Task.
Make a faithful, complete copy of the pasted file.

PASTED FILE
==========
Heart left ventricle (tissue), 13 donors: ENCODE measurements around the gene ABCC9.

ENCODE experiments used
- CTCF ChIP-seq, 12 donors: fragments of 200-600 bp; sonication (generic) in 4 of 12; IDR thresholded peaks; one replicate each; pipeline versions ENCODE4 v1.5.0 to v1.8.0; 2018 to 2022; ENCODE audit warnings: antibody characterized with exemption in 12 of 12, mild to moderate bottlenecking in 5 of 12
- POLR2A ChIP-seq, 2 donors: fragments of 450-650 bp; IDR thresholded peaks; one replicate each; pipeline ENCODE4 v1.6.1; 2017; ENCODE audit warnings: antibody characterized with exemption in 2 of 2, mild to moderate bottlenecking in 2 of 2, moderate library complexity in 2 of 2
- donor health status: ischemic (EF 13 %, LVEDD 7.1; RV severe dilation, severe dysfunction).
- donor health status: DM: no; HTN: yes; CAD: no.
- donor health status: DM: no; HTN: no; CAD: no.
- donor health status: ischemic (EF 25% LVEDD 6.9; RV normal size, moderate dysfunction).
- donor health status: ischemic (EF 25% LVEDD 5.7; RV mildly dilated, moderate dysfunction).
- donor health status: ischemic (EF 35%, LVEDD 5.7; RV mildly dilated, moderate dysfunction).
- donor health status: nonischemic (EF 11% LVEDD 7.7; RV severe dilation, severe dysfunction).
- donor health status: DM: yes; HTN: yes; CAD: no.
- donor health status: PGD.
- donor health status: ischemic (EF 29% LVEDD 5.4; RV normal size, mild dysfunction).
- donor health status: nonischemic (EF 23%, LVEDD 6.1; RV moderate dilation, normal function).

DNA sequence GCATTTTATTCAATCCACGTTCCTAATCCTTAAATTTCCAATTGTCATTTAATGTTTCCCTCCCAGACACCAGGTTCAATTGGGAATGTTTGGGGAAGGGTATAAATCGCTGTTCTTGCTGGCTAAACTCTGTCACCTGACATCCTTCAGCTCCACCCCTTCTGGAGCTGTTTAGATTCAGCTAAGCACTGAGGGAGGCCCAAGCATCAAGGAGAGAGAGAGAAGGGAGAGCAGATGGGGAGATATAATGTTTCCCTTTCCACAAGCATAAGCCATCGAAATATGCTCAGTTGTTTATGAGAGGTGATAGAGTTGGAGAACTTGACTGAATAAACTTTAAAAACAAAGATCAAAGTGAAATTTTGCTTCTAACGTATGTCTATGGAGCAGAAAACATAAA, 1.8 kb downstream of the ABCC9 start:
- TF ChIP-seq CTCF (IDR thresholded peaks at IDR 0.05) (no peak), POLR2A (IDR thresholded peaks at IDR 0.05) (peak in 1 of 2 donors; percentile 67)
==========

Heart left ventricle (tissue), 13 donors: ENCODE measurements around the gene ABCC9.

ENCODE experiments used
- CTCF ChIP-seq, 12 donors: fragments of 200-600 bp; sonication (generic) in 4 of 12; IDR thresholded peaks; one replicate each; pipeline versions ENCODE4 v1.5.0 to v1.8.0; 2018 to 2022; ENCODE audit warnings: antibody characterized with exemption in 12 of 12, mild to moderate bottlenecking in 5 of 12
- POLR2A ChIP-seq, 2 donors: fragments of 450-650 bp; IDR thresholded peaks; one replicate each; pipeline ENCODE4 v1.6.1; 2017; ENCODE audit warnings: antibody characterized with exemption in 2 of 2, mild to moderate bottlenecking in 2 of 2, moderate library complexity in 2 of 2
- donor health status: ischemic (EF 13 %, LVEDD 7.1; RV severe dilation, severe dysfunction).
- donor health status: DM: no; HTN: yes; CAD: no.
- donor health status: DM: no; HTN: no; CAD: no.
- donor health status: ischemic (EF 25% LVEDD 6.9; RV normal size, moderate dysfunction).
- donor health status: ischemic (EF 25% LVEDD 5.7; RV mildly dilated, moderate dysfunction).
- donor health status: ischemic (EF 35%, LVEDD 5.7; RV mildly dilated, moderate dysfunction).
- donor health status: nonischemic (EF 11% LVEDD 7.7; RV severe dilation, severe dysfunction).
- donor health status: DM: yes; HTN: yes; CAD: no.
- donor health status: PGD.
- donor health status: ischemic (EF 29% LVEDD 5.4; RV normal size, mild dysfunction).
- donor health status: nonischemic (EF 23%, LVEDD 6.1; RV moderate dilation, normal function).

DNA sequence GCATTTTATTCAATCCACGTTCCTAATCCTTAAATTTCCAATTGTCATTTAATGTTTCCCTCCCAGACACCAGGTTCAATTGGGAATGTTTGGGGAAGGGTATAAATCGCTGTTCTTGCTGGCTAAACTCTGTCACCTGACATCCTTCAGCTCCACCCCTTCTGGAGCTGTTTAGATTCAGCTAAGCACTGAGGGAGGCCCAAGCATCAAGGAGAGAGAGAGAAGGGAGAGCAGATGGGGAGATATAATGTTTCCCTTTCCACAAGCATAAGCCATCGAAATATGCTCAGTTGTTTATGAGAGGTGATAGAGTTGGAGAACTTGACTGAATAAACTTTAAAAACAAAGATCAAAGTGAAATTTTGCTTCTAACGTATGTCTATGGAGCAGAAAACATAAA, 1.8 kb downstream of the ABCC9 start:
- TF ChIP-seq CTCF (IDR thresholded peaks at IDR 0.05) (no peak), POLR2A (IDR thresholded peaks at IDR 0.05) (peak in 1 of 2 donors; percentile 67)